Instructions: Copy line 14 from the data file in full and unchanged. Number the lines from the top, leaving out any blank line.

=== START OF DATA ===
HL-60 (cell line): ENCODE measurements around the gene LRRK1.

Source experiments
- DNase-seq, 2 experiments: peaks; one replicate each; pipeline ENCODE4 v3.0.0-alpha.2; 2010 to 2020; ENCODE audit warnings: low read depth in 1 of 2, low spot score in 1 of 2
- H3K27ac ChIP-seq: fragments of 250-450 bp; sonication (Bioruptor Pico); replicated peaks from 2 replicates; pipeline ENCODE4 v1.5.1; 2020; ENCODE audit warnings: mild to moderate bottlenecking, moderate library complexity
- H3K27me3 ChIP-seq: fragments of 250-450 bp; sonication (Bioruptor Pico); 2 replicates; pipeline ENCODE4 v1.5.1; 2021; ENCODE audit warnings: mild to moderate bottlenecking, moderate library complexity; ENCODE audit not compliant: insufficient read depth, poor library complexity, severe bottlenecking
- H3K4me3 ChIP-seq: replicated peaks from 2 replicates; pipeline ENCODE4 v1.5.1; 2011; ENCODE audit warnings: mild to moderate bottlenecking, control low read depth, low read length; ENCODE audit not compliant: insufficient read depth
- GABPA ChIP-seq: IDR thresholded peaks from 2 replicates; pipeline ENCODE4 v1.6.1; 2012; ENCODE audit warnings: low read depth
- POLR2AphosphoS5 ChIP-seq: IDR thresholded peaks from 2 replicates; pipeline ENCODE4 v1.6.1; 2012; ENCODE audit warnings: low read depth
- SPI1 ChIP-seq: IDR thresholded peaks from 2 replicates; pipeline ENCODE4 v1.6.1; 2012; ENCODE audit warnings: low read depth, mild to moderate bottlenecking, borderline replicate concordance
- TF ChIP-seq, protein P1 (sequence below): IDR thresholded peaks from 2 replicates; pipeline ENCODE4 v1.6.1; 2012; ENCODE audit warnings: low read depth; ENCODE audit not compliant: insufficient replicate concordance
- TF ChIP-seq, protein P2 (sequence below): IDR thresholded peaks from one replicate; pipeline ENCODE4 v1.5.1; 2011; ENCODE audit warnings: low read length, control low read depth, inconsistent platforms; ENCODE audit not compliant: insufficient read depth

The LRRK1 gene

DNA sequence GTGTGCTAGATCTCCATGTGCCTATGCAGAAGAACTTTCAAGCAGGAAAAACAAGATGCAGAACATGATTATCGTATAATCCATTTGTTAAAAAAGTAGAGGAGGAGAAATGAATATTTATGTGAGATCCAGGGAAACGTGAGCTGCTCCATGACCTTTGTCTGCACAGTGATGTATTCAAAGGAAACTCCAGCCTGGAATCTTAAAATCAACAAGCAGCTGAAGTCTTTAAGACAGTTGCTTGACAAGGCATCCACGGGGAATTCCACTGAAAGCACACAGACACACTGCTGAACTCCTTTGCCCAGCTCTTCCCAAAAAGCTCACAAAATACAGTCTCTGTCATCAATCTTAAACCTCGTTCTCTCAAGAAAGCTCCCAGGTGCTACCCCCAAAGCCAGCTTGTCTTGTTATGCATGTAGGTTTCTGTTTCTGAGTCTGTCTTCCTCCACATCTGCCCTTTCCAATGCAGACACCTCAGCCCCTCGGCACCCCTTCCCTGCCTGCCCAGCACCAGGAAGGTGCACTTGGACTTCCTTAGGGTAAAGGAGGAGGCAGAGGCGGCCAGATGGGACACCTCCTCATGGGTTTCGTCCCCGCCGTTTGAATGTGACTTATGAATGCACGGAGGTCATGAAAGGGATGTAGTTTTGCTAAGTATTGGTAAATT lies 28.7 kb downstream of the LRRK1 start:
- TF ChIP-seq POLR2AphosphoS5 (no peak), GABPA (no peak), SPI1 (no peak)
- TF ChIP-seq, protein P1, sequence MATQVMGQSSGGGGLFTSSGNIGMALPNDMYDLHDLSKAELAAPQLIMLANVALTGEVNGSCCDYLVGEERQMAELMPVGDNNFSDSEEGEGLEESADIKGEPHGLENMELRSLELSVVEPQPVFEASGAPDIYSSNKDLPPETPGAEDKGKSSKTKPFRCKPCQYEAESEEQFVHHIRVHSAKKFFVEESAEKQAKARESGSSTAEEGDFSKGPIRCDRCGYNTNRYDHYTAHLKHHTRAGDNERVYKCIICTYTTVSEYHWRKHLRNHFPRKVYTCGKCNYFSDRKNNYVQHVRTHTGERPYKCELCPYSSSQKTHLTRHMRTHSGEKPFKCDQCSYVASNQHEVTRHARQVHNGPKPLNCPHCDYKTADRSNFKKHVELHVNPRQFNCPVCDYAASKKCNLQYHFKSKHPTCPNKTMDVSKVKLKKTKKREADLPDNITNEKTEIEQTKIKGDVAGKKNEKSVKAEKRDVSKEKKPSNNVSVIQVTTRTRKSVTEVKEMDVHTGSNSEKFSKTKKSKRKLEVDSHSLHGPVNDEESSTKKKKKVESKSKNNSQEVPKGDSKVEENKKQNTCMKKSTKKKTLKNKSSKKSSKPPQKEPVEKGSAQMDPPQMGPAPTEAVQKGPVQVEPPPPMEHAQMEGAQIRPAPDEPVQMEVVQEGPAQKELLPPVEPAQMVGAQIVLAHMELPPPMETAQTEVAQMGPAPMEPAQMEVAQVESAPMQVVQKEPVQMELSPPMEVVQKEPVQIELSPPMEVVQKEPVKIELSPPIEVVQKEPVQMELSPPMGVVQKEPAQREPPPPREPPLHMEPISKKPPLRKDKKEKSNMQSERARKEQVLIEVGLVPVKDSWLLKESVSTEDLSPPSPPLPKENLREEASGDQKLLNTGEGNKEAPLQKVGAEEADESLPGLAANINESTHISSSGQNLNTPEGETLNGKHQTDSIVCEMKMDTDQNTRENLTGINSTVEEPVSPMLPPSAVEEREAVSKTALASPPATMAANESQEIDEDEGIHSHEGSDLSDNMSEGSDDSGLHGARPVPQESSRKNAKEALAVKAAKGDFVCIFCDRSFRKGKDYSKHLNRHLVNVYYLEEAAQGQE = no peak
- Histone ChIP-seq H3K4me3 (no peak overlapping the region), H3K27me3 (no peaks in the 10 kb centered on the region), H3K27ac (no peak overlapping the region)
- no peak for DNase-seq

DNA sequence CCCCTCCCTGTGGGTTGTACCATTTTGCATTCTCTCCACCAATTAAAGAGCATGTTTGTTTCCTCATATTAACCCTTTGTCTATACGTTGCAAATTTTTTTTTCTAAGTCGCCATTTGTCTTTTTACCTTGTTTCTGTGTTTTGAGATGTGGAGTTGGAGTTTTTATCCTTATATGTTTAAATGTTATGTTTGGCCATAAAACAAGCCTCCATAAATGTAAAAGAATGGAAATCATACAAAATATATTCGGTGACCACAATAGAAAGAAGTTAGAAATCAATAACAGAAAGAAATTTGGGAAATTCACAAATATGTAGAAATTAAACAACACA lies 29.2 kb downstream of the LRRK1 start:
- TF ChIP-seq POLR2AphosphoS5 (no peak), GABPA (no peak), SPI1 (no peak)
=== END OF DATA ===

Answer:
- TF ChIP-seq POLR2AphosphoS5 (no peak), GABPA (no peak), SPI1 (no peak)